In our previous post on Smart homes and new (IT) housemates (Part 1), we addressed how AI and digital transformation can in fact be applied in our everyday life. Digital home assistants are becoming increasingly popular, involving in their value chain a number of stakeholders, with a number of players involved—from software developers to the actual hardware manufacturers, distributors, retailers, etc.

This may further lead to the data being shared and used for different purposes without the data subject being aware of it.

In fact, the home assistant collects information from interaction with other devices in the house and from the contacts of the mobile device synchronized to the system. Therefore, the user is not always in a position to decide which type of information s/he wants to share with the home assistant: this depends on how the information is gathered. By way of example, the user can decide whether to share the content of the mobile but s/he has no control over data collected as a result of his/her interaction with the system. It is also possible to delete data collected but not to select in advance the information one does not want the system to capture. Furthermore, information is stored in servers that might be located all around the world, and certain companies/developers may not be fully aware of the regulations for transferring data to countries located outside the European Economic Area.

All the above leads to obvious data protection concerns (see, for instance our post Artificial Intelligence vs Data Protection: the main concerns).

Main purposes of the processing and relevance in trials

Data collected can be used for a number of purposes: in addition to providing the service, the home assistant collects data in order to improve the system itself, develop new services, personalize ads. It is generally up to the user to decide how the information should (or should not) be processed.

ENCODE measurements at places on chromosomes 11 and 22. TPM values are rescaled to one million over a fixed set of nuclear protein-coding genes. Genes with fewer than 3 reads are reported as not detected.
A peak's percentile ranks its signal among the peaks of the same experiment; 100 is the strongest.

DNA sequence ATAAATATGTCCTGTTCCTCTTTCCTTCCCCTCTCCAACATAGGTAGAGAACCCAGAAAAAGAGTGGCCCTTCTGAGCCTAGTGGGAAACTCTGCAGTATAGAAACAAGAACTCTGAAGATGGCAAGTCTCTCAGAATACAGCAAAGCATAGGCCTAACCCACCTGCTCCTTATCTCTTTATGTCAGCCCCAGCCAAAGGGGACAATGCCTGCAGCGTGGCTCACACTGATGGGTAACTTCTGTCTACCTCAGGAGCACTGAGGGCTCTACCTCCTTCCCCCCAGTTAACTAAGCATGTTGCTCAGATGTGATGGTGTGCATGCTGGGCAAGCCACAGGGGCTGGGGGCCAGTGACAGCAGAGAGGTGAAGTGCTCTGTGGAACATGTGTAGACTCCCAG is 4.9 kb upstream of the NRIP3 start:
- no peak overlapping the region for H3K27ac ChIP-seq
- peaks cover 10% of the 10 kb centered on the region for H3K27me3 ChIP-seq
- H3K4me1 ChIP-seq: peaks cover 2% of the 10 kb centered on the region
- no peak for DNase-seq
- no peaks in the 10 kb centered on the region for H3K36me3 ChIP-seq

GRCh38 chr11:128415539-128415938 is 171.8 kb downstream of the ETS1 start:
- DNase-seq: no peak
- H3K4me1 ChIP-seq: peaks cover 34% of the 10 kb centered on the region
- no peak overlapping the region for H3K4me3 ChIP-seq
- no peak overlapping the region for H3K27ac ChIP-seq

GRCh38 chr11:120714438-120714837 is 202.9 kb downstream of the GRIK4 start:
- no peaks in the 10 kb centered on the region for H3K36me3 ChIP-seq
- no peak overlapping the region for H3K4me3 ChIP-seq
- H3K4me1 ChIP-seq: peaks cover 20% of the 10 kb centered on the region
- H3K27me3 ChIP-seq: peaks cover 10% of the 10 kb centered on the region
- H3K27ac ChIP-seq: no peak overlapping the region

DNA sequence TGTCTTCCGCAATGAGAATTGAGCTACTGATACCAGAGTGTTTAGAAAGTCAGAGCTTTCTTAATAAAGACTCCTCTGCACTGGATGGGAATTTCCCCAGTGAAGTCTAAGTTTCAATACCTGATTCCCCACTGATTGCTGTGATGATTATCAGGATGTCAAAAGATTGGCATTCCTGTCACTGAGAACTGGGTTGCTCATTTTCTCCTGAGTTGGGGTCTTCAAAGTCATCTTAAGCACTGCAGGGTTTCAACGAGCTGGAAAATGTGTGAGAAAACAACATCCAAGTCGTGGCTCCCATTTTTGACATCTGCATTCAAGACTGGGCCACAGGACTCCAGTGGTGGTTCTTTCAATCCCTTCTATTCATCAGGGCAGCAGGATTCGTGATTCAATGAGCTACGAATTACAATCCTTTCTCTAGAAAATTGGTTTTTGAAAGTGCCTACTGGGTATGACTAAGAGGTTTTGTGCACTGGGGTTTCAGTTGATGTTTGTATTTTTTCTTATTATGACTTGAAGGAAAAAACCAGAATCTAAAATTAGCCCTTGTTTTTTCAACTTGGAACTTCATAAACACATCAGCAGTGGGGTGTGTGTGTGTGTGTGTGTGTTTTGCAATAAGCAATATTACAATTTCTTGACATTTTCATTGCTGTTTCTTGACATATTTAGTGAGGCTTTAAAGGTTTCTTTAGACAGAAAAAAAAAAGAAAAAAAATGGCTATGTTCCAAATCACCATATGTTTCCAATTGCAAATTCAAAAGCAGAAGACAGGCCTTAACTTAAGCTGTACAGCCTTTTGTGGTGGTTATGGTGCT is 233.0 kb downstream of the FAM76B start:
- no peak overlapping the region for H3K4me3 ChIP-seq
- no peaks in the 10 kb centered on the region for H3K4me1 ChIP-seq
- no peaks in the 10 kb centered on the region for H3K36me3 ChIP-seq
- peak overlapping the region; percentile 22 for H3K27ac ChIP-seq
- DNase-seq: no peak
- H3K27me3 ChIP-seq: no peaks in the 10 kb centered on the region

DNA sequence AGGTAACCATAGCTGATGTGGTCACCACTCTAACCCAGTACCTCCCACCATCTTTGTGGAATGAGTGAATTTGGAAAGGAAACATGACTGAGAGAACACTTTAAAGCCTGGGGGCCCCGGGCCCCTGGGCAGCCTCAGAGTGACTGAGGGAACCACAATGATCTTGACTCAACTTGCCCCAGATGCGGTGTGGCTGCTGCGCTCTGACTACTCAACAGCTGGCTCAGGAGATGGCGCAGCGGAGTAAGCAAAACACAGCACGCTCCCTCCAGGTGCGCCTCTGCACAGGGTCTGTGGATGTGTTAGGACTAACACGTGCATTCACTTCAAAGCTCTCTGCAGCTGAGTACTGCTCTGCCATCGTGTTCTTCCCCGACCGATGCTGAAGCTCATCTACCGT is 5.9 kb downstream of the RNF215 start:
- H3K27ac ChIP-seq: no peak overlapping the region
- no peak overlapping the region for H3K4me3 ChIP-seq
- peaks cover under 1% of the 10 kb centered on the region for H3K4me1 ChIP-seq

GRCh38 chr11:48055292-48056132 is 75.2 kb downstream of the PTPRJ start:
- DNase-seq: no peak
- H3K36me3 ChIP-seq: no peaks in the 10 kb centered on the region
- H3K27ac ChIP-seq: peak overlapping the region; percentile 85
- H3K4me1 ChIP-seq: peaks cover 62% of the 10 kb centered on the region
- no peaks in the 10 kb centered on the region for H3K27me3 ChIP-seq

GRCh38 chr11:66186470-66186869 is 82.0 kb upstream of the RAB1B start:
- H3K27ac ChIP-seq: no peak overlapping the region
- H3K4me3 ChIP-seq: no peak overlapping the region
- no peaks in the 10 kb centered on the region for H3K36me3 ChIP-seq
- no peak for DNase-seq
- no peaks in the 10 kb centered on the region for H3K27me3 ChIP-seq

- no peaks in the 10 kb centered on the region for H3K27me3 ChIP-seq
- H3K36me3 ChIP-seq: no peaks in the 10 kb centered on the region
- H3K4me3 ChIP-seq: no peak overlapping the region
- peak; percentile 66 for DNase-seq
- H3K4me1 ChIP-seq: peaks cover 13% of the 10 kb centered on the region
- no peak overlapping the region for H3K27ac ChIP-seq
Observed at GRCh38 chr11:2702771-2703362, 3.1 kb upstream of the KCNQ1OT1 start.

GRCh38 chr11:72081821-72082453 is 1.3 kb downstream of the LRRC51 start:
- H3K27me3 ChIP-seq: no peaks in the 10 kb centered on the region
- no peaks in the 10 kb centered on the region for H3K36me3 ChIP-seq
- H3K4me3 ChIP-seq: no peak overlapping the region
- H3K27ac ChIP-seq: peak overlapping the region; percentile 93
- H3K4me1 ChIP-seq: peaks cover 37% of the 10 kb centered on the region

In addition to the purposes that the developer has envisaged while programming the device, the home assistant can unintentionally collect information that can be useful in a trial. What if the user requests the home assistant to find the most effective poison on the market? That information—that research—would be stored in the cloud. If shared during a trial, it can be used as compelling evidence.

In addition, the home assistant's records may be relevant to ascertain that a person was or was not in a specific place.

There are already a number of trials in which judicial authorities have required the disclosure of home assistants' recordings. If access to the records of a home assistant—owned by the defendant—is pro defendant, it will probably be provided; if, on the contrary, prosecution requires access to the records, the defendant will probably deny it and, therefore, the developing company—as it stores the conversations registered in its servers—will be asked to disclose the records. There are many legal implications to be considered in such an event, and we noted that developing companies generally refused disclosure, unless a valid and binding legal demand is properly served. In this respect, from a data protection perspective, it is worth noting that according to GDPR data can be processed without the data subject's consent if necessary for compliance with a legal obligation to which the controller is subject (Article 6, para. 1 (c).) In addition, there is probably room to argue that, in specific cases, accessing the records is necessary in order to protect the vital interests of the data subject or of another natural person (Article 6, para. 1 (d)) or that is necessary for the performance of a task carried out in the public interest or in the exercise of official authority vested in the controller (Article 6, para. 1 (e).)

How to ensure that home assistants are used in a privacy safe mode?

As much as, for instance, social networks, home assistants may raise privacy concerns that may be reduced through using cautious behavior. By way of example, when having a home assistant, one can shut down the system if it is not in use. The home assistant should be kept far from children's rooms and other places where minors or mentally disabled people spend their time; in addition, it should not be used in work places in order to avoid, among other things, remote control over the employees and to make sure that confidential information is not disclosed (certainly to the cloud, and possibly elsewhere...). One should never use home assistants to run ambiguous research or to play a joke on a friend by recording his/her conversations. Like many other instruments, most legal concerns will relate to their actual usage.

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